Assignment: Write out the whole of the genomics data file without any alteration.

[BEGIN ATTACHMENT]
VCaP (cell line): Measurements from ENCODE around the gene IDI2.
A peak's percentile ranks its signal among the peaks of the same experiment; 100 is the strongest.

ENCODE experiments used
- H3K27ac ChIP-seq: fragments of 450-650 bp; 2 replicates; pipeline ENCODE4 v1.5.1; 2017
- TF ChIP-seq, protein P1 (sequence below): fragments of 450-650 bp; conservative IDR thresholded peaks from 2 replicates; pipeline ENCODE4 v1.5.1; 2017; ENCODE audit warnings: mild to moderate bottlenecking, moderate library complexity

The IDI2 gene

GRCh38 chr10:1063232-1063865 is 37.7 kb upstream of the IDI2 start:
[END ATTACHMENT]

VCaP (cell line): Measurements from ENCODE around the gene IDI2.
A peak's percentile ranks its signal among the peaks of the same experiment; 100 is the strongest.

ENCODE experiments used
- H3K27ac ChIP-seq: fragments of 450-650 bp; 2 replicates; pipeline ENCODE4 v1.5.1; 2017
- TF ChIP-seq, protein P1 (sequence below): fragments of 450-650 bp; conservative IDR thresholded peaks from 2 replicates; pipeline ENCODE4 v1.5.1; 2017; ENCODE audit warnings: mild to moderate bottlenecking, moderate library complexity

The IDI2 gene

GRCh38 chr10:1063232-1063865 is 37.7 kb upstream of the IDI2 start: